Jesus called the devil, “…a liar and the father of it” (Jn 8:44). Of course, he doesn’t always sound or look like a liar – he “transforms himself into an angel of light” (2 Co 11:14) – and this is what makes him so dangerous!
From the beginning, the devil was “cunning” (NKJV, NASB), “crafty” (NIV, ESV) (Ge 3:1). And here are the lies he told to bring about the first sin:
God is too strict. The serpent said to Eve who lived in a paradise garden, “Has God indeed said, ‘You shall not eat of every tree of the garden?’” (Ge 3:1). Satan wants us to believe the lie that God’s law is too difficult, too restrictive, that we can’t survive and do what He requires.
God is not telling the truth. When Eve correctly responded that they could eat of all but one tree and would die if they ate of that tree, the devil said, “You will not surely die” (3:4). God says something is bad – is He trustworthy? Will we trust Him or ourselves, or someone else?
God is self-centered. The serpent lies about God’s trustworthiness by saying, “For God knows that in the day you eat of it your eyes will be opened, and you will be like God, knowing good and evil” (Ge 3:5). This attack on God’s credibility questions God’s character, motives, and whether He wants us to be like Him. He is taunting our reasons for faith and obedience.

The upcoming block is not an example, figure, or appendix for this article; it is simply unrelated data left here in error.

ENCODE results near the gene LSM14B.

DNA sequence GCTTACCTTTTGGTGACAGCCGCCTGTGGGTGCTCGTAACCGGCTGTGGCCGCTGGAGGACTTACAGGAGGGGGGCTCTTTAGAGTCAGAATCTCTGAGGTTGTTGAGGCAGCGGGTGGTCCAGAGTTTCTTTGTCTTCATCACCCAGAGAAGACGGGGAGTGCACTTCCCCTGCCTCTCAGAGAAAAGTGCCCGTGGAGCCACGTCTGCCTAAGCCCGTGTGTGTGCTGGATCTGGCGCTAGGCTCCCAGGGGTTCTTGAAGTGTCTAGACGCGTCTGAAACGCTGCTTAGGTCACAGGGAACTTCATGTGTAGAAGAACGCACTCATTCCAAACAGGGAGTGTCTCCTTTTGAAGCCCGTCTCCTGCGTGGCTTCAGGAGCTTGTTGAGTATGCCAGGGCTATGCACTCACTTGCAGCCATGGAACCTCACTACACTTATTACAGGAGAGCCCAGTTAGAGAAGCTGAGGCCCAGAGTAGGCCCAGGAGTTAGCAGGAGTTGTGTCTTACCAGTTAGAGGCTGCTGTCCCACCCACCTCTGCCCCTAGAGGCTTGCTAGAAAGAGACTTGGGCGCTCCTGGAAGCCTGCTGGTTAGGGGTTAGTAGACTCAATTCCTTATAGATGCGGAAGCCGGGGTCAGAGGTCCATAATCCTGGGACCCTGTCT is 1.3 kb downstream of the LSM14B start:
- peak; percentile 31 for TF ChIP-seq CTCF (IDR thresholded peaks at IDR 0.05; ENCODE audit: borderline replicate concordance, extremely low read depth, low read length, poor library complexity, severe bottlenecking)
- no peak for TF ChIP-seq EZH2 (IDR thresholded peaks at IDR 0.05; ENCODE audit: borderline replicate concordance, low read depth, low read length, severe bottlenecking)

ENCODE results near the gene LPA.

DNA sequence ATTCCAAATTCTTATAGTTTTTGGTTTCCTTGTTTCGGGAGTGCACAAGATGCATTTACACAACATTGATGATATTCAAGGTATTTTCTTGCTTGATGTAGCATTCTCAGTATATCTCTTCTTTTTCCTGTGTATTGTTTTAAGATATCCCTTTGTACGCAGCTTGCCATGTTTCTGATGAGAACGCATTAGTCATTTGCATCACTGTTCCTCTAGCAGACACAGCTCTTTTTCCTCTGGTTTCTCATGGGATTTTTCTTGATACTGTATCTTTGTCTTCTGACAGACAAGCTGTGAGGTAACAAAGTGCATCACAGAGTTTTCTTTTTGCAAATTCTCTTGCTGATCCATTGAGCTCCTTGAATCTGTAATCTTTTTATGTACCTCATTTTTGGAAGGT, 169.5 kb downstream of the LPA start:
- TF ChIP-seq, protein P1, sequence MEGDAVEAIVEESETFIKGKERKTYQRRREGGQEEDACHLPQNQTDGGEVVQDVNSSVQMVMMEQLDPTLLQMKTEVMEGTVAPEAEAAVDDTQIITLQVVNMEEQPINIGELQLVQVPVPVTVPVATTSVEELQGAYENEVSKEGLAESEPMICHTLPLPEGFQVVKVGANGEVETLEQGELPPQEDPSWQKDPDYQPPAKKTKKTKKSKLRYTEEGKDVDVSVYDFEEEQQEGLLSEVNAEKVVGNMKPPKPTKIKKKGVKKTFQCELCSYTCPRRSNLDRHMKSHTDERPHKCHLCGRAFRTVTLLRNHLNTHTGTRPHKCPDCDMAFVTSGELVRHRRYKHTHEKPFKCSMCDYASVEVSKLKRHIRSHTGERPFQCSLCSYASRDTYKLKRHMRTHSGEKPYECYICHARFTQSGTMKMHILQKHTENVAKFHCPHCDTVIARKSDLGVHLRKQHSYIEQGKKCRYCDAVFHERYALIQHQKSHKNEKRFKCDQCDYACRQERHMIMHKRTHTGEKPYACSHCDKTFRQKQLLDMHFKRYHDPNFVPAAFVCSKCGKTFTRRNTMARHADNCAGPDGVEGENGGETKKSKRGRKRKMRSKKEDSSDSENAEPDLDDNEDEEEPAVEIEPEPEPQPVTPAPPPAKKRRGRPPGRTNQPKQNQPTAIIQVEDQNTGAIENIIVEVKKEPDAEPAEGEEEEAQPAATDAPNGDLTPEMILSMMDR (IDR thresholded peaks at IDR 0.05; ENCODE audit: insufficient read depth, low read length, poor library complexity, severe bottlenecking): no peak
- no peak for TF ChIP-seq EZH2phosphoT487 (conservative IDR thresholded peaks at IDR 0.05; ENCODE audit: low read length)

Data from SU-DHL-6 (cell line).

Your body, your eyes, and your pride determine what is right. “So when the woman saw that the tree was good for food, that it was pleasant to the eyes, and the tree was desirable to make one wise, she took of its fruit and ate” (3:6). It was the “lust of the flesh”, the “lust of the eyes”, and the “pride of life” we struggle with (1 Jn 2:16). These don’t work as standards for right and wrong and produce sin.
Satan’s lies lead to sin. 2 Corinthians 2:11 says that we aren’t ignorant of his devices. So, we must consciously identify his lies and resist them. Will we trust the God of truth or the father of lies?